Topics covered in this module will typically include the following, all based on case studies from the continent and its diasporas:

  • an introduction to perspectives on African culture(s) and colonial and postcolonial epistemes of knowledge creation
  • language(s) and culture
  • oralities and writing
  • literatures
  • philosophies
  • film, music, and/or performing arts
  • culture as heritage
  • culture as sartorial style

Method of assessment

  • One three-hour written examination taken in May/June (60%)
  • One essay to be submitted on day 1 of term 2 (15%)
  • One essay to be submitted on day 1 of term 3 (15%)
  • Two presentations to be submitted at a time agreed by the Convenor (10%) (5% for each presentation)
From 2020 Entry
  • Essay outline (20%)
  • 2000 word essay (50%)
  • One 10 minute presentation (30%)

Suggested reading

Four monographs are required readings for the module and should be read by all students during the first half of term 1. These set readings for the module reflect the diverse viewpoints from which ‘culture’ can be approached, offering insights on constructions of religion, race, gender and language:

  • Matory, J. Lorand. 2005. Black Atlantic religion. Tradition, transnationalism, and matriarchy in the Afro-Brazilian Candomblé. Princeton: Princeton University Press.
    Written by an African American anthropologist, this study of the Candomblé describes how diaspora culture is not simply related to a source culture that it ‘preserves’ under violent conditions, but how it creates networks of interaction with what becomes to be seen as the ‘homeland’, and how expression and meaning of the Candomblé are constantly negotiated under the influence of its practitioners on both shores of the Atlantic, and by those who research it.

  • Mbembe, Achille. 2017. Critique of black reason. Durham, NC: Duke University Press
    Originally from Cameroon and now teaching in South Africa and the US, Achille Mbembe has become one of the most influential political philosophers and cultural theorists of the 21st century. In this newly translated book (those of you who read French can try the original, Critique de la raison nègre), he traces notions of blackness and race back to the slave trade and the European enlightenment (hence the nod to Kant in the title) and links them to a humanist vision.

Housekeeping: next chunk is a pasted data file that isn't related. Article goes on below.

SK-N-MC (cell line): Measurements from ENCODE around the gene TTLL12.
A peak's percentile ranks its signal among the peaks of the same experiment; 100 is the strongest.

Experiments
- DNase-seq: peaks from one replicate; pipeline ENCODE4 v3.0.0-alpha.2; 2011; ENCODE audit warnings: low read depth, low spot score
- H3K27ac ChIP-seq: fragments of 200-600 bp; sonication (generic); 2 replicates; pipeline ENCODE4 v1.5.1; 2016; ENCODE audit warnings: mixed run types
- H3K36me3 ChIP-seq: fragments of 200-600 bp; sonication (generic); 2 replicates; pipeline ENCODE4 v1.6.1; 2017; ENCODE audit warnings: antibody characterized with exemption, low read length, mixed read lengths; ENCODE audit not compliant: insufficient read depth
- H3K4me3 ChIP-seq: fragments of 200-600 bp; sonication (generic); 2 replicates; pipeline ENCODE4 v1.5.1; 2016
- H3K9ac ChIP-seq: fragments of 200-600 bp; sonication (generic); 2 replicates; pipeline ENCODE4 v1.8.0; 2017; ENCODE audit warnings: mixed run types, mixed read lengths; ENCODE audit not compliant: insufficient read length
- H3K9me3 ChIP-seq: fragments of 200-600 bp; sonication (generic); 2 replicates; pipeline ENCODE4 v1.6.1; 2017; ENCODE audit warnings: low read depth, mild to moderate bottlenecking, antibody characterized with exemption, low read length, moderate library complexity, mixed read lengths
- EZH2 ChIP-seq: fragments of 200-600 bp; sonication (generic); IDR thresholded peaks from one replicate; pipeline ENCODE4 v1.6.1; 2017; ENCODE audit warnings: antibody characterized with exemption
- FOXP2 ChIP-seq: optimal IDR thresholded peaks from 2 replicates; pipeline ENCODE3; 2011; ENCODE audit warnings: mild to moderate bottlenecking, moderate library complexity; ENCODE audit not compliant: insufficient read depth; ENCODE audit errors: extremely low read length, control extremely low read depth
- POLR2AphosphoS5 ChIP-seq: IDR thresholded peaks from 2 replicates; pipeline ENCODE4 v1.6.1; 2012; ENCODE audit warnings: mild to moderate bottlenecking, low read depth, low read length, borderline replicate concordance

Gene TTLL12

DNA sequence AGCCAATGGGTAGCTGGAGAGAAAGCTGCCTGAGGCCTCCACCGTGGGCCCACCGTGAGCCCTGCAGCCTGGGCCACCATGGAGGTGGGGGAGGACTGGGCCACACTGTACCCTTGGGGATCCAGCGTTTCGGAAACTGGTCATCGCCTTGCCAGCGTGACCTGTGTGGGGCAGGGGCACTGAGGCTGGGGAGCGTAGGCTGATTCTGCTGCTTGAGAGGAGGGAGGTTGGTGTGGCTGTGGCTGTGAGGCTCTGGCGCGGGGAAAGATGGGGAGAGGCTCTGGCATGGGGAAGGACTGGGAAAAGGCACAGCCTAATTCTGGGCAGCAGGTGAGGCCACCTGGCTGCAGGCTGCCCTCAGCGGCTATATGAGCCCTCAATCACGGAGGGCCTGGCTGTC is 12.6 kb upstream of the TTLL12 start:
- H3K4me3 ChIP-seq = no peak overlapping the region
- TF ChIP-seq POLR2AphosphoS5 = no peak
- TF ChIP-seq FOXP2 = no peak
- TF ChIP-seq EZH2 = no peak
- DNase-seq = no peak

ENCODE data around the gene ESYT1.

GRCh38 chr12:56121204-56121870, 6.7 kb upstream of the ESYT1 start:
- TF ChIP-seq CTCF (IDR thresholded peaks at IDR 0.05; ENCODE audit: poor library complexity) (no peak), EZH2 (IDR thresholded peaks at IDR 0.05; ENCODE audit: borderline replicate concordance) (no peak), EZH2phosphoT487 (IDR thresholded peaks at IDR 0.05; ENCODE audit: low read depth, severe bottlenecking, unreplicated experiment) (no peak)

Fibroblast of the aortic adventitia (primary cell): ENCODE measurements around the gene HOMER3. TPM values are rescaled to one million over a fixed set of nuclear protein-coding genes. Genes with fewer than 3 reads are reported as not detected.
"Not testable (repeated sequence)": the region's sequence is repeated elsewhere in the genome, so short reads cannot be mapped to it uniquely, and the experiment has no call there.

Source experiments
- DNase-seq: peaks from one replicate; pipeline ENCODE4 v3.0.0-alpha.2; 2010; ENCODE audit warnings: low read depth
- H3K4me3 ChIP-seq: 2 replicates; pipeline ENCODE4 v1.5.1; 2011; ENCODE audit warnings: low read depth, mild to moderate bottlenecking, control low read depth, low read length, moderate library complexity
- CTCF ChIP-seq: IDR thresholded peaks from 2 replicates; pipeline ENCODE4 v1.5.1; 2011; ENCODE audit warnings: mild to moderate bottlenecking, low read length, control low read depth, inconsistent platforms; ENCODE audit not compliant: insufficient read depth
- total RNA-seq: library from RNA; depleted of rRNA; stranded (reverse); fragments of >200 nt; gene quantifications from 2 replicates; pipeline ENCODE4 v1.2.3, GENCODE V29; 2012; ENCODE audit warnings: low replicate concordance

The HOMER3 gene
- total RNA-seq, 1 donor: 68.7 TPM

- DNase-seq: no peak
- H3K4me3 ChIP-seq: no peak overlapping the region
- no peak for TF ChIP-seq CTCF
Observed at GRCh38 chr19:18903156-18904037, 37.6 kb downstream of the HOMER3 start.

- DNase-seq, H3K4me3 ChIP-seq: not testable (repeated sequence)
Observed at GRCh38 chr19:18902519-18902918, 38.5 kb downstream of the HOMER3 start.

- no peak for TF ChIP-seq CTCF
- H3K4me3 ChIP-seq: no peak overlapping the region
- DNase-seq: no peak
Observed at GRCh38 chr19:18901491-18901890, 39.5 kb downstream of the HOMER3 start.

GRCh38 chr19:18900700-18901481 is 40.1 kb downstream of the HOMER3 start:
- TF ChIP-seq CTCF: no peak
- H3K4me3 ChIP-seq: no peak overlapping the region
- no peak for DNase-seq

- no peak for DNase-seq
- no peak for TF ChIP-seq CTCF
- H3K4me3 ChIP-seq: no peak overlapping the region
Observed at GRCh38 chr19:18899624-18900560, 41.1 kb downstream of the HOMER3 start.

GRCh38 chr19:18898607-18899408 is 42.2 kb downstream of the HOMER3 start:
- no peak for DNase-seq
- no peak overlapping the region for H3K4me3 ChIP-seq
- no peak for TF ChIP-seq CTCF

• Buchi Emecheta. 1979 (reprint 2008). The joys of motherhood. London: Heinemann
    This Bildungsroman by Nigeria-born British novelist Buchi Emecheta is a gripping feminist account of women’s roles as set out in different cultures, contrasting rural and urban configurations and the different conceptualizations of gender and personhood in an Igbo society rapidly changing under British colonialization. It is not only a work of literature but also constitutes a woman’s view on her own society and how it culturally frames women’s roles.

  • Lüpke, Friederike & Anne Storch. 2013. Repertoires and choices in African languages. Berlin: Mouton de Gruyter
    This co-authored monograph written by two anthropological linguists draws on a broad range of case studies to discuss the role of languages in expressing different aspects of identity and culture, also drawing on the colonial history of African studies and African linguistics, when flexible, multilingual practice became cast in essentialist labels.